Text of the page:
It might be most accurate to think of hyperthymia as a temperament or personality trait rather than as a marker of a mental disorder. Of course, if this trait causes problems, then it becomes a legitimate subject for psychological or psychiatric care.

In fact, criticism of mainstream psychiatry is often directed at its alleged predisposition to label people with problems that don’t exist. The inclusion of homosexuality in earlier editions of the DSM IV — an error since corrected — is a frequently cited example. The reality is if someone is not unhappy, suffering, or a threat to themselves or others, psychiatrists have no reason to intervene. They are busy enough treating people with serious mental problems. It is only when complaints or serious problems appear that the labels of the DSM IV are applied as part of the process for providing effective treatment. A hyperthymic personality can be satisfying, productive, and creative. But if for some individuals it is a manifestation of a part of a spectrum of mood disorders, it could be problematic. For example, some people later diagnosed with bipolar disorder first seek help with depression after they have experienced a set-back in their lives. A close look back over their lives may reveal that they have been hyperthymic. Rather than having easily recognizable mood swings, these people may have been experiencing years of constant emotional elevation and enthusiasm along with a long history of uncompleted endeavors.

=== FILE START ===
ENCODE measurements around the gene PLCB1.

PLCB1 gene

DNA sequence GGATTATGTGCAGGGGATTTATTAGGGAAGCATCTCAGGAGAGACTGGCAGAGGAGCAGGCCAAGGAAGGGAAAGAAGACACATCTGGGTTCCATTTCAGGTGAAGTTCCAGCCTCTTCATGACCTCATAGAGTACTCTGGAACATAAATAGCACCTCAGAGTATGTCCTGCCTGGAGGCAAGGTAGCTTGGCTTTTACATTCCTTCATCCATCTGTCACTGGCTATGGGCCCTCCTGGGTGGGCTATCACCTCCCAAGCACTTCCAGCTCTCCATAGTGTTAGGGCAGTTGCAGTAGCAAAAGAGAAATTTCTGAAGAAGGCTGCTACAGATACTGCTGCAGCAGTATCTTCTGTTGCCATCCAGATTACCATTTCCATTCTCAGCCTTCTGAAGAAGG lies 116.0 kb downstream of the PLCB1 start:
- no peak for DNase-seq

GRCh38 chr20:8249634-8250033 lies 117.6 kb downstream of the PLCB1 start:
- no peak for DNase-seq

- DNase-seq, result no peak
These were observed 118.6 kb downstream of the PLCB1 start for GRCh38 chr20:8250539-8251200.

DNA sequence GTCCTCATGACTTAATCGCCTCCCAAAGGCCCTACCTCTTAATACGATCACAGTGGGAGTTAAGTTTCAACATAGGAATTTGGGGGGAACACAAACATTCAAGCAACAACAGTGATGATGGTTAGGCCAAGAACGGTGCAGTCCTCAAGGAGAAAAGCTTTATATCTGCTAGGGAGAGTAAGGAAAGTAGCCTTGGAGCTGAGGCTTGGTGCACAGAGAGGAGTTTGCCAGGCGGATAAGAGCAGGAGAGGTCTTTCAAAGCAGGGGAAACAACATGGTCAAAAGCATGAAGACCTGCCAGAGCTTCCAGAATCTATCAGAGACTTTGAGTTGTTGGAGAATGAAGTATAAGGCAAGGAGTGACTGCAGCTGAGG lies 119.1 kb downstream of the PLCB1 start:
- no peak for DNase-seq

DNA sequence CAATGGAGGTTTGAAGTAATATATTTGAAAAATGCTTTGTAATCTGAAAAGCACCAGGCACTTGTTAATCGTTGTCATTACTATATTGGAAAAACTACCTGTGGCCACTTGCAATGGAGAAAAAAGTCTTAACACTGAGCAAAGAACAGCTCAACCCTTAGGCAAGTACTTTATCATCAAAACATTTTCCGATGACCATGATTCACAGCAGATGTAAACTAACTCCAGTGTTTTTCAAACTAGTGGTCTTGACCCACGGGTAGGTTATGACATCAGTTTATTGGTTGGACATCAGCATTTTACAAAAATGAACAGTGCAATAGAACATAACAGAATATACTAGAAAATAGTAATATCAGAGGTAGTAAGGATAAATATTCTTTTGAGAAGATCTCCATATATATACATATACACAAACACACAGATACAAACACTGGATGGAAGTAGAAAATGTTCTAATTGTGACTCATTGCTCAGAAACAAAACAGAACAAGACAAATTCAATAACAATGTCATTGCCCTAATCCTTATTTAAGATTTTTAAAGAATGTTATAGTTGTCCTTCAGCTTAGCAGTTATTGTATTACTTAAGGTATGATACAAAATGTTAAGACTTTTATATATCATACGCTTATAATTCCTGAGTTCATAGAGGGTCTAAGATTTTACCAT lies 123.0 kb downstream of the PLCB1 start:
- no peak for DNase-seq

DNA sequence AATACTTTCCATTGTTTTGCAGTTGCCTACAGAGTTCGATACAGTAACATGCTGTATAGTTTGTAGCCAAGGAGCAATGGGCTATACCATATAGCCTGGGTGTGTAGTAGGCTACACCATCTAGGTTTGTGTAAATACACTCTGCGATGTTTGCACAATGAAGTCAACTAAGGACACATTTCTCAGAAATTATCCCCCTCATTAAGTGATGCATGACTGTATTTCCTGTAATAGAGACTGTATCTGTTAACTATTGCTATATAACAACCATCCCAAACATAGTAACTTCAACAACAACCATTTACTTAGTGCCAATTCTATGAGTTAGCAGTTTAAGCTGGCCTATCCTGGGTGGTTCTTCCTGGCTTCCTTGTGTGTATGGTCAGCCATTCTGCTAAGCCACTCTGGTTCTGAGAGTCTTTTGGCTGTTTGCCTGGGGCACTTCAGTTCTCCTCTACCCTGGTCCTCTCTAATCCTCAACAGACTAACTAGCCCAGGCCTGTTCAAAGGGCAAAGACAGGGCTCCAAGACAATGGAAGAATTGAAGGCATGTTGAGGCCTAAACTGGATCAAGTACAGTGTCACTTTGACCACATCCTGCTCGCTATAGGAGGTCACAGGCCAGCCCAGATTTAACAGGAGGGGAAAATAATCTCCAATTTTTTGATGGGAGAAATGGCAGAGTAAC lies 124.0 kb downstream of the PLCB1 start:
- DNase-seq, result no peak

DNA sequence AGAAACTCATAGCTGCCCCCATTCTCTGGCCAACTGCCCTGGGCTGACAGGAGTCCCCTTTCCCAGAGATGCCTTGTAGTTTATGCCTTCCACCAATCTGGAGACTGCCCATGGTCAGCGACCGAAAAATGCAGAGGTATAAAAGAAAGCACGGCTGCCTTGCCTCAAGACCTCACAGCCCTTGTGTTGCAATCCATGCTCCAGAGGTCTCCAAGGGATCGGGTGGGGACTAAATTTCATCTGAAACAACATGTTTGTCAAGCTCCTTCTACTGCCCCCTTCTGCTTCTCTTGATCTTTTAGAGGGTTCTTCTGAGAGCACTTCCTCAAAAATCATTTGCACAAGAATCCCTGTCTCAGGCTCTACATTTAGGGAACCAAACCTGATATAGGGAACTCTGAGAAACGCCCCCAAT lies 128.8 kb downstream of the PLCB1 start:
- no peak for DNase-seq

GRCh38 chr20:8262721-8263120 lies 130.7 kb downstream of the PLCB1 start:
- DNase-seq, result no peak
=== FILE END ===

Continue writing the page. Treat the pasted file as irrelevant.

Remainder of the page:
Also, the lack of a healthy response to the full range of life experience might cause problems for some people who always seem to have elevated spirits. A full, healthy life for most people includes periods of elation and introspection, action and reflection. If only one pole of our emotional lives is present, we may miss the benefits of the counterbalancing half of our responses to events. Consequently, we may lack understanding and empathy in the way we interact with people and respond to events in our lives.

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Ancestry, Neuroscience

Born to Be Happy, Through a Twist of Human Hard Wire

“I know, you’re bi-polar.”

“Old man, look at my life, I’m a lot like you were.”

Born to Be Happy, Through a Twist of Human Hard Wire

By RICHARD A. FRIEDMAN, M.D.

In the course of the last year, the woman lost her husband to cancer and then her job. But she did not come to my office as a patient; she sought advice about her teenage son who was having trouble dealing with his father’s death.

Despite crushing loss and stress, she was not at all depressed – sad, yes, but still upbeat. I found myself stunned by her resilience. What accounted for her ability to weather such sorrow with buoyant optimism? So I asked her directly.